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3 Common Medical Conditions in Senior Citizens

Aging can bring about a great deal of change in our lives. As we get older, our joints may feel stiff, our wounds may take longer to heal, and we may notice that certain things like our digestive systems don’t function like they used to when we were younger.

While it is true that age brings wisdom, it’s not without its aches, pains, and health issues. Keep reading to learn about some the most common medical conditions among seniors.

Type 2 Diabetes

Perhaps it is because we tend to exercise less and gain weight as we age. Perhaps the cells function less efficiently. Whatever the reason may be, the longer you live, the greater your risk of developing this form of diabetes.

People with a parent or sibling who has type 2 diabetes are more likely to have the disease. Genes don’t predetermine type 2 diabetes, but may contribute to a predisposition to this disease.

Type 2 diabetes is characterized by hyperglycemia can be the result of the pancreas cannot produce enough insulin, or when cells begin to resist the insulin. When that happens, sugar can build up in the blood and begin to cause symptoms such as fatigue, rapid weight gain or loss, gum disease, decreased circulation to extremities and more.

The best way to manage type 2 diabetes is to eat less and exercise more, eliminate fat & sugar from your diet. If diet and exercise are not sufficient, doctors may prescribe medication to help the treatment of diabetes.

Osteoarthritis

Osteoarthritis is the most common form of arthritis in seniors defined by a degradation of the cartilage between bones. When cartilage starts to tear and wear away, osteoarthritis sets in. Because cartilage acts as a cushion for bones in the joints, it can be particularly painful when this begins to wear away.

Symptoms can range from stiffness to pain when walking, bending down, or even sleeping. Osteoarthritis is most common in your hands, neck, lower-back, knees and hips. There is no direct trigger of this type of arthritis and often comes on with age and it is particularly common in people who did physical or manual labor for a living when they were still in their working days.

The pain caused by osteoarthritis can be treated with acetaminophen or other pain relievers. Many can be bought over-the-counter while some may be prescribed by your doctor. In either case, discuss the potential side effects any such medications with your doctor. If you have osteoarthritis in your knees, maintaining a healthy weight will help relieve the pain. In some cases, doctors may advise steroidal medications or cortisone shots in the joints to relieve the pain. In the most severe cases, surgery may be required.

Dementia

Dementia is a broad term used to describe a set of symptoms, including memory impairment, reasoning, judgment, language and other thinking skills. Dementia usually begins gradually, worsens over time and impairs a person’s abilities in work, carry out social interactions and maintain relationships. Although there are many causes of dementia; blood vessel disease, drug and alcohol abuse, and even brain damage, the most common and familiar dementia related conditions are vascular dementia and Alzheimer’s disease.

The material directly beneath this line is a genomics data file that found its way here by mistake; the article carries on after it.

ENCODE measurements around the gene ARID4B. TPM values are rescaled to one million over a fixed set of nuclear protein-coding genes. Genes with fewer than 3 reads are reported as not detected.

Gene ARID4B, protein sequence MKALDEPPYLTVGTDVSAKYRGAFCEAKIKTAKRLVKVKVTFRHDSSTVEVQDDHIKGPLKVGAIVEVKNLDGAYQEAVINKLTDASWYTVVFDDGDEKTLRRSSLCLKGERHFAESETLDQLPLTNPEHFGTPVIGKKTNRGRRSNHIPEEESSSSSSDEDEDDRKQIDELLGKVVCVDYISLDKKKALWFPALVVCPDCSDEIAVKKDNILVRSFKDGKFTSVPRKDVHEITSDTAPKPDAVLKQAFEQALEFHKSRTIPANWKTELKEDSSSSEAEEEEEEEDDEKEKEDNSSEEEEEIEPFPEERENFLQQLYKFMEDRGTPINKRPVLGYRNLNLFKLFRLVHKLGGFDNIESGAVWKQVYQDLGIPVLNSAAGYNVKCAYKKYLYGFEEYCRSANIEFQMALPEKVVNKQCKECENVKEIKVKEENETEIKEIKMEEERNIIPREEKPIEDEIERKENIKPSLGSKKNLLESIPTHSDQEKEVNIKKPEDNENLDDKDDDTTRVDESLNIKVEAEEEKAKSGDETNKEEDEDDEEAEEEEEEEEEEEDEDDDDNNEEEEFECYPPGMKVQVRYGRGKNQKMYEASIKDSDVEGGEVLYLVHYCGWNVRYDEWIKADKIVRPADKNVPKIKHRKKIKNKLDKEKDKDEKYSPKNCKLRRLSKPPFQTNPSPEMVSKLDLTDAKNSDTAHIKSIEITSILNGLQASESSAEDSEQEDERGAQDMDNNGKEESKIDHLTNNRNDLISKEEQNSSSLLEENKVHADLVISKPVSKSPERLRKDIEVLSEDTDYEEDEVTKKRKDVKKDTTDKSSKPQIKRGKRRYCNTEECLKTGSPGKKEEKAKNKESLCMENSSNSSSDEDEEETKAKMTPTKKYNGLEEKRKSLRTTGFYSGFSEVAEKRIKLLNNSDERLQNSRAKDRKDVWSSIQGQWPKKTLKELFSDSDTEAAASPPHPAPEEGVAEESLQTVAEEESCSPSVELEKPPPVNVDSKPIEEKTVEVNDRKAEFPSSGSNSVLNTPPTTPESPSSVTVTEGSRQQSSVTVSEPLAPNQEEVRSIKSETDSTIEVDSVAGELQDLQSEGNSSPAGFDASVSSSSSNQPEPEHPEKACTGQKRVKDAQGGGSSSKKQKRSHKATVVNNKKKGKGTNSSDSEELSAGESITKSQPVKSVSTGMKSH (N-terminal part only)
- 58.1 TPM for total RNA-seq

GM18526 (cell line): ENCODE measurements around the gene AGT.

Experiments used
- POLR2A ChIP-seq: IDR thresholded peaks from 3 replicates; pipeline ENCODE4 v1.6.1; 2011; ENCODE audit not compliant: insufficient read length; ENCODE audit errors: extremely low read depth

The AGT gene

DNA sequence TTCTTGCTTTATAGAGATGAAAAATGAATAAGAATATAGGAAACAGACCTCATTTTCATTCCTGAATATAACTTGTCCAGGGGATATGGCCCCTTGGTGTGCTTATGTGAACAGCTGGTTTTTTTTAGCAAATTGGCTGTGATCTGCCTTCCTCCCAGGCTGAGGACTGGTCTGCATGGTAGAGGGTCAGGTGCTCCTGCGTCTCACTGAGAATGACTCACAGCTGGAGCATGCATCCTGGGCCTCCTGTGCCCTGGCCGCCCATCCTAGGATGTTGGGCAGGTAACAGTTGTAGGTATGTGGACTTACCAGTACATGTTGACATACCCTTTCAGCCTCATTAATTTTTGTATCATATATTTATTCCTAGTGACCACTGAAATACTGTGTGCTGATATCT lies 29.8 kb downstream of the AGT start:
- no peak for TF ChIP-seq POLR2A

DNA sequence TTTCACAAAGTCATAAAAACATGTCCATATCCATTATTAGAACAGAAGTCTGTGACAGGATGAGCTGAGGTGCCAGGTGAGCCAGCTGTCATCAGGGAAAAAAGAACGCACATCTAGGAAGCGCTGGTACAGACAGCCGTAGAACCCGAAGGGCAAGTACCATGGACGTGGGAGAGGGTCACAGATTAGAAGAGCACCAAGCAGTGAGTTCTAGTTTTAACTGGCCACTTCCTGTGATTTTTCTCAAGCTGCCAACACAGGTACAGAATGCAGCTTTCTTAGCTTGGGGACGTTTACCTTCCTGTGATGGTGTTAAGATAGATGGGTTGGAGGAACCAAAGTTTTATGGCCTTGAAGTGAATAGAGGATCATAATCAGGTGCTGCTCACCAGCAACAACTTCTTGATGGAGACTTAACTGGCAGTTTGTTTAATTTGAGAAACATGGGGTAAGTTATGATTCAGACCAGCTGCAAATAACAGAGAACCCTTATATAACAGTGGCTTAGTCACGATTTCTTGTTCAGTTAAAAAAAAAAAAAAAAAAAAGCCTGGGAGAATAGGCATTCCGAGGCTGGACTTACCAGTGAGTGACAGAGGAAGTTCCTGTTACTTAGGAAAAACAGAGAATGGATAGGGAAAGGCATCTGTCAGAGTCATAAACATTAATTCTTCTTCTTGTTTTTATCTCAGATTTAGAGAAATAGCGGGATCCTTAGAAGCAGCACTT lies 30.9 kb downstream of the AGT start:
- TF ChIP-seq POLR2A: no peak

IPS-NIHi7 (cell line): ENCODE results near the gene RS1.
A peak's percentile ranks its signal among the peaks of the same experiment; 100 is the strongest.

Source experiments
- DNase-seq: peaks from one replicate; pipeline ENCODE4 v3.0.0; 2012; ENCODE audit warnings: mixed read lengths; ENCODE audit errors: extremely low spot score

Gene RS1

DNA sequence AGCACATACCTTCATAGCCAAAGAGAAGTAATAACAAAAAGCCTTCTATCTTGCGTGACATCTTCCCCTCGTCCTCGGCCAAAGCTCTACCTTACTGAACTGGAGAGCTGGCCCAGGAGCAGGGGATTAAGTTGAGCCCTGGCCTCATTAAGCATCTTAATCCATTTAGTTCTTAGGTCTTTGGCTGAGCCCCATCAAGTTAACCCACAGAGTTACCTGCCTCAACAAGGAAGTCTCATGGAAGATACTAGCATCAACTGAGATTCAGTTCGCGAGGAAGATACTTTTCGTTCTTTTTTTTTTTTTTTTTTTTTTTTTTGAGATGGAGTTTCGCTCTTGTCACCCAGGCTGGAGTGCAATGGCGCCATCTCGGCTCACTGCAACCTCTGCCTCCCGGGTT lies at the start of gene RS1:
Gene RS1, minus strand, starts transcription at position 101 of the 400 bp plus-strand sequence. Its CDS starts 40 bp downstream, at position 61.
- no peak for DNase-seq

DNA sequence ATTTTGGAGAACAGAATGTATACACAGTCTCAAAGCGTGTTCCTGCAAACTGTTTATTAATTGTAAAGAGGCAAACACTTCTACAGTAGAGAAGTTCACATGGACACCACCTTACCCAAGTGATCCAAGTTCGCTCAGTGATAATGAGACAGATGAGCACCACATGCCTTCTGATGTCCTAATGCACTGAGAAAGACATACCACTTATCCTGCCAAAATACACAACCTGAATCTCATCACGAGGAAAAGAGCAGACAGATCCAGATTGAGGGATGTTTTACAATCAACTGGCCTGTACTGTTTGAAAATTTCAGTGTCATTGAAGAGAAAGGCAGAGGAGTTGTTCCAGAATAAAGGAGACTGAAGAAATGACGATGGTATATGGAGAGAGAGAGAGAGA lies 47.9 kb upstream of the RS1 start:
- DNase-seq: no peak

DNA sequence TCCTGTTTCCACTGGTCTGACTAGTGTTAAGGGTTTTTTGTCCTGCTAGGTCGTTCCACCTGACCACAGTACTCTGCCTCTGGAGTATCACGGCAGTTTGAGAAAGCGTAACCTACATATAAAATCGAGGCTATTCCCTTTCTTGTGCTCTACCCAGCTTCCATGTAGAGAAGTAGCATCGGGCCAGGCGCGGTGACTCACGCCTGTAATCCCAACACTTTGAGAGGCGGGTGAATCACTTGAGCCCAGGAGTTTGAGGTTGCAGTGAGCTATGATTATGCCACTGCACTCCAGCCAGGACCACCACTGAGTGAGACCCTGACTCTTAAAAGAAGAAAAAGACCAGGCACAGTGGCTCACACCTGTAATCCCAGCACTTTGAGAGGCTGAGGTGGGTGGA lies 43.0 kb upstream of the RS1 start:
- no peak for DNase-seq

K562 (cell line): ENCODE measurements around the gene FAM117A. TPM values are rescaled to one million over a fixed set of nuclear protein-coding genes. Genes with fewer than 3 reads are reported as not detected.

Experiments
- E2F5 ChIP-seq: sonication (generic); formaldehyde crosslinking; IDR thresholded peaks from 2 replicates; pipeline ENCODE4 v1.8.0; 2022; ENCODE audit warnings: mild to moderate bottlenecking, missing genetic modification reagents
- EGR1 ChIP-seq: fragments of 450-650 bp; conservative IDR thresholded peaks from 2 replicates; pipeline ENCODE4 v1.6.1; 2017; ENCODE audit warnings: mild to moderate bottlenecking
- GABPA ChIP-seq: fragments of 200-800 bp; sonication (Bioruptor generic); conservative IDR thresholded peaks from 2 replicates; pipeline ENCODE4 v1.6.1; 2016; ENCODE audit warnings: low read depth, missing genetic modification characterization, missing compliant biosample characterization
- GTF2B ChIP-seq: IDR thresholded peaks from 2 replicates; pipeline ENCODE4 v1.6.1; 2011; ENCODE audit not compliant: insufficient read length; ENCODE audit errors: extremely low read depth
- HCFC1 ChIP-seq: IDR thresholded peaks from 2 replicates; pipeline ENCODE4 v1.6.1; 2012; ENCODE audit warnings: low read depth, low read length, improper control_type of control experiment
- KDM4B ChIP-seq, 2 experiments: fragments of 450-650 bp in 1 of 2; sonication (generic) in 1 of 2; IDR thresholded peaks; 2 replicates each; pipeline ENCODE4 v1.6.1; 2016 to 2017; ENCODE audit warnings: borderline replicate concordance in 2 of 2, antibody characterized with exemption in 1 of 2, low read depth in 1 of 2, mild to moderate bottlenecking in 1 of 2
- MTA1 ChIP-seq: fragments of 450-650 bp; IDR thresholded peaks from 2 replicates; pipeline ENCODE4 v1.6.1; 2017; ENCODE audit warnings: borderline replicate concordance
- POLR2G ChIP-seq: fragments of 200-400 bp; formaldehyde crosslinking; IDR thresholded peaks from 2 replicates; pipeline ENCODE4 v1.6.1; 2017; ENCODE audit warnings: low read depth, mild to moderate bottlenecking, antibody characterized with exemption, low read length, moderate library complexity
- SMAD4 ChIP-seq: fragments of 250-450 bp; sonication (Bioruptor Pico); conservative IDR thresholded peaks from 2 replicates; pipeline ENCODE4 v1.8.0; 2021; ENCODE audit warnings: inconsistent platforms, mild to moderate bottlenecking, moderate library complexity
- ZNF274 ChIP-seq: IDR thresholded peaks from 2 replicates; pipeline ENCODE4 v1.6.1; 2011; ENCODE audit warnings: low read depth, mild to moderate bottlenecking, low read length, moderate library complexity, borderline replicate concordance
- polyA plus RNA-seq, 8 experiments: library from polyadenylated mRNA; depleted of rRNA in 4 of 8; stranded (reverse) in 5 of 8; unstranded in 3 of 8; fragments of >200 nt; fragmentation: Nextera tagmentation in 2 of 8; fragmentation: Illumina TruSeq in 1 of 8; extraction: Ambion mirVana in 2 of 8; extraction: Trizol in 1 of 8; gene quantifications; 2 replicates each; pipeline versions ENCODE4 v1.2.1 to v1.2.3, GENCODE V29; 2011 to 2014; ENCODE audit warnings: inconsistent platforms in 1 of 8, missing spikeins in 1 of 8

In its earlier stages, memory loss and confusion associated with dementia may be mild. The affected person may be aware of the changes taking place, such as difficulty recalling recent events, making decisions or processing what was said by others.

In later stages of dementia, language may turn into a babble of language to the point that the individual with dementia can no longer express wants or needs. As these barriers to communication become greater, and the ability to communicate may diminish until there is minimal to no communication. Individuals with dementia might use curse words, or grunting may replace words.

Gradual loss of communication is one of the most difficult changes for caregivers, friends, and family members to accept simply because they might feel that they can no longer understand or connect with their loved one.

Conclusion

These are just some of the many conditions that can pose a threat to the health of aging seniors and affect their mobility and ability to care for own needs and handle their own affairs. If you or a loved one is in need of assisted living or long term nursing care, it may be beneficial to look into senior placement services to find a facility, or services like housekeeping, home healthcare and nutritional programs to help alleviate stress and difficulties that these conditions may present to the affected and their loved ones.